Three women from three different decades, two related, sit like ducks in a row, cross-legged and braiding one another’s hair. Our seat of choice? A double bed, atop of which, lies a very ornate comforter. The bed is situated in a very small, white-painted concrete square hotel room. The air is cool, though it possesses that taste and feeling only a room made of concrete with large tiled floors and few accoutrements can: musty and stale. The room speaks of no windows. The only light provided from two sources: the blindingly unflattering fluorescent tubes of blinking light fastened to the ceiling high above; and, more interestingly and perhaps welcomed, the small square cut-out in the top corner of the room. The square’s light diffused by the slow moving and ancient fan within it, the only connection to the outside desert world.
Braid, braid, braid. Left over right. Right over left.
We are in Abha. My only proper memories of Abha include my being ill, buying more handwoven baskets than is necessary, and being on the right end of the hair-braiding chain (hint: I don’t have to braid anyone’s hair).
How did we get here?
We were on a short-ish trek to Abha, a southern city in the Aseer (or Asir if you prefer) province of Saudi Arabia. It was too short a trip to camp really, but camp we did anyway, staying overnight at one of our more frequented sites, Wadi Turabah. Wadi Turabah isn’t exactly on the way to Abha, it’s located a little to the east of the more direct route south of Jeddah, and could be considered a more scenic route as we had to wind our way through mountainous Taif. And deal with baboons. Always the baboons. Who, as it happened, acted as our personal alarm at five in the morning the next day.
There were bigger plans for exploring and camping around the Aseer province, too, where the camping didn’t happen, but the exploring did. Nearly 22 kilometres north of Abha is the Turkish Fort, though it was getting late in the day to do it justice, we soldiered on to our destination.
We travelled with four other groups of friends, all having left Jeddah according to our individual schedules. This particular trek couldn’t have been completed if it weren’t for a coastal road built in 1979 to connect Jeddah, my hometown, to Abha (lucky for my parents (and friends) and their adventuring ways!) We were the last to arrive and met our friends at the hôtel d’incompétence.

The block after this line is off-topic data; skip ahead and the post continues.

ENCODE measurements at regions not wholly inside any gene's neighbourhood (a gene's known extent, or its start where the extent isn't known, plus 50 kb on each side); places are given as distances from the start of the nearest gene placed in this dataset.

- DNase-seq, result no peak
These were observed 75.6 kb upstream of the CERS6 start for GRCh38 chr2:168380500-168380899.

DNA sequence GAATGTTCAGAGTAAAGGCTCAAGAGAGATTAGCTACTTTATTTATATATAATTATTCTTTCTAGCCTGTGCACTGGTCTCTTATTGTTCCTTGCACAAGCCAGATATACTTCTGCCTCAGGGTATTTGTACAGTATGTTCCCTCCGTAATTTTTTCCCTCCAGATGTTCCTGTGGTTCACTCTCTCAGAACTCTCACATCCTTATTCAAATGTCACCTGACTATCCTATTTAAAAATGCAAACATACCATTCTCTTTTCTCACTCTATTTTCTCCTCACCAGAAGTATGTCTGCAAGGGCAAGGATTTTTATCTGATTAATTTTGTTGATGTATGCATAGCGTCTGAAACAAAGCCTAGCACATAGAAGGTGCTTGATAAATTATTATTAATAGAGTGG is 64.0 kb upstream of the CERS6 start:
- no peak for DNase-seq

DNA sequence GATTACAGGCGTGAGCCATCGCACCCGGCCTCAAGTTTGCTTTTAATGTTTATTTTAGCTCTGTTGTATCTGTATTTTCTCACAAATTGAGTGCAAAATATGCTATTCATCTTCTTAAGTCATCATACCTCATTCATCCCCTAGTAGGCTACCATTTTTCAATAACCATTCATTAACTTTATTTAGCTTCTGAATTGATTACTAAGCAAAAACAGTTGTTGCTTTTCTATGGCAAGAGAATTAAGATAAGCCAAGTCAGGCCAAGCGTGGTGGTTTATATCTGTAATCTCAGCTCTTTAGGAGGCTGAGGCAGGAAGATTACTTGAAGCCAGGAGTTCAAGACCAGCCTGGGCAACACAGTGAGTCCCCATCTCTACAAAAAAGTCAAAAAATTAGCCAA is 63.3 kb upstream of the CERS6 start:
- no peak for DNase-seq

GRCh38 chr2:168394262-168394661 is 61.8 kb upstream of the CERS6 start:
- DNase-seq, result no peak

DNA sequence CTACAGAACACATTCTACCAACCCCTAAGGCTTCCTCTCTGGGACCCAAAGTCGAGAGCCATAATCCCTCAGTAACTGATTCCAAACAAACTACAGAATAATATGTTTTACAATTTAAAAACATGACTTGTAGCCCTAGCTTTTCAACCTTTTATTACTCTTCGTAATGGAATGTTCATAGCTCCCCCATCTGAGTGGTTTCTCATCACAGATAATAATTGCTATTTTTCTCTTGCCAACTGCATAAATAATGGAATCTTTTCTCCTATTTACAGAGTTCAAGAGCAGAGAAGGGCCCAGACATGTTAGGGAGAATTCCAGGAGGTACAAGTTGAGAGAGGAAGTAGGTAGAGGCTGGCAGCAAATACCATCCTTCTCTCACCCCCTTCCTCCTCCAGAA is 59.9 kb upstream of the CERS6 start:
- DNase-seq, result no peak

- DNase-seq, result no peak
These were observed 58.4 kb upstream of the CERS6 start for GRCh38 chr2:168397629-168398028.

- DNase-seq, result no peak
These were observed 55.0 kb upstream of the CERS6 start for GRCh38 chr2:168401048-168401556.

Why hôtel d’incompétence? Because I don’t recall its name, but I’ve been told they sorely lacked in providing accurate wake-up calls.
We visited Abha the end of May in 1993, I was nine years old and had some kind of stomach flu. A bug that had me wretch in the streets in my black and white striped Beetlejuice-esque pants, before my dad could escort me back to the hotel.
Abha, a popular destination for tourists (Saudis and expats alike)!
Abha is located in Saudi Arabia’s Aseer province, on the southwestern border of the Red Sea, and is situated 2270 m (7,500 ft) above sea level. Unlike where we lived in the ’80s and ’90s, Abha experiences most of the Kingdom’s rainfall, and therefore, it and the province is quite green and lush. Making our way to Abha, we passed many a stone and mud house and watch towers. Many a goat and bedouin camp too. No big deal but we were invited to sit and break our fast with a family in their mud home. Mmm goat.
An example of the awesomeness of these structures (sadly I don’t have access to the heaps of photos in my parent’s collection, so scouring the internet for pics to post of some of the examples of mud structures from a distance will have to do):
My family and I have had many a free meal at the generous hospitality of bedouins in remote landscapes and of Saudi citizens in obscure villages. It’s true and it’s amazing.
As someone lucky enough to have had access to the interior of such a mud structure (not the ones in this picture, but ones similar and also ones painted the primary colours of the colour wheel—refer to the image below), I can assure you they are perfectly sound, comfortable (especially when decked out in all the Persian and Afghan carpets and wall hangings) and quite cool on the inside. Perfect for escaping that desert heat.
All that I have left of this long weekend trip, besides a handwoven large-brimmed hat that was meant for my much smaller child’s head, is the memory of my being sick. Sitting on a bed, in a room shared with our caravan of travellers, cross-legged in Beetlejuice pants being treated with the luxury of having someone play with my hair. Braiding because we know how. Braiding to pass the time.
The joys of leisurely travel. Even if one is sick.